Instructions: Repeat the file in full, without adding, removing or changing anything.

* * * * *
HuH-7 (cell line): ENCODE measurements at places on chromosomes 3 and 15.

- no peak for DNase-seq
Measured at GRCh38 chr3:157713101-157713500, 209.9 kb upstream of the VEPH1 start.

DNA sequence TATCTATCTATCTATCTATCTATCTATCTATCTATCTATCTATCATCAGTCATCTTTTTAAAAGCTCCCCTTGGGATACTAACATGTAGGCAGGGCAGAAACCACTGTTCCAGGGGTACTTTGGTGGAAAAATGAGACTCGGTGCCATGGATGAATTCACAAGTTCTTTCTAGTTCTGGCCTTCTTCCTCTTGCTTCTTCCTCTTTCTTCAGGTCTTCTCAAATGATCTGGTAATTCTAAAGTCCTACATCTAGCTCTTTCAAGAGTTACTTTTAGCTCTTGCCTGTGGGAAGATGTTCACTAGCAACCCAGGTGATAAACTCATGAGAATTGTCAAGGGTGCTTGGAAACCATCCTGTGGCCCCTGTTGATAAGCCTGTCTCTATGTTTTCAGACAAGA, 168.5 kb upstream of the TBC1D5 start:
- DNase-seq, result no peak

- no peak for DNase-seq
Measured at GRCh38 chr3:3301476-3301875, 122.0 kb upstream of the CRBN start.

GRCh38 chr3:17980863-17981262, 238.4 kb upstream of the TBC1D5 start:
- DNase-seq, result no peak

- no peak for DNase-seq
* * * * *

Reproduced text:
HuH-7 (cell line): ENCODE measurements at places on chromosomes 3 and 15.

- no peak for DNase-seq
Measured at GRCh38 chr3:157713101-157713500, 209.9 kb upstream of the VEPH1 start.

DNA sequence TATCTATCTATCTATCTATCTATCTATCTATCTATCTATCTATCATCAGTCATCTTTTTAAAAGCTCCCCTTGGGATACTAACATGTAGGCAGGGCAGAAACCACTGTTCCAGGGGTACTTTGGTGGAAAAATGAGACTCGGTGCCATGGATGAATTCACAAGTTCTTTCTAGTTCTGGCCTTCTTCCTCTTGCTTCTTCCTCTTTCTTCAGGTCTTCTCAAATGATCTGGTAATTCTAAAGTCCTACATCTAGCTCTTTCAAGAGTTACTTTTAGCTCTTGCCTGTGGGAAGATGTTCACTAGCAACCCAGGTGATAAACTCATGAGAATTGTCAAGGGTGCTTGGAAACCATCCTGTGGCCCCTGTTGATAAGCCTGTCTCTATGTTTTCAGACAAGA, 168.5 kb upstream of the TBC1D5 start:
- DNase-seq, result no peak

- no peak for DNase-seq
Measured at GRCh38 chr3:3301476-3301875, 122.0 kb upstream of the CRBN start.

GRCh38 chr3:17980863-17981262, 238.4 kb upstream of the TBC1D5 start:
- DNase-seq, result no peak

- no peak for DNase-seq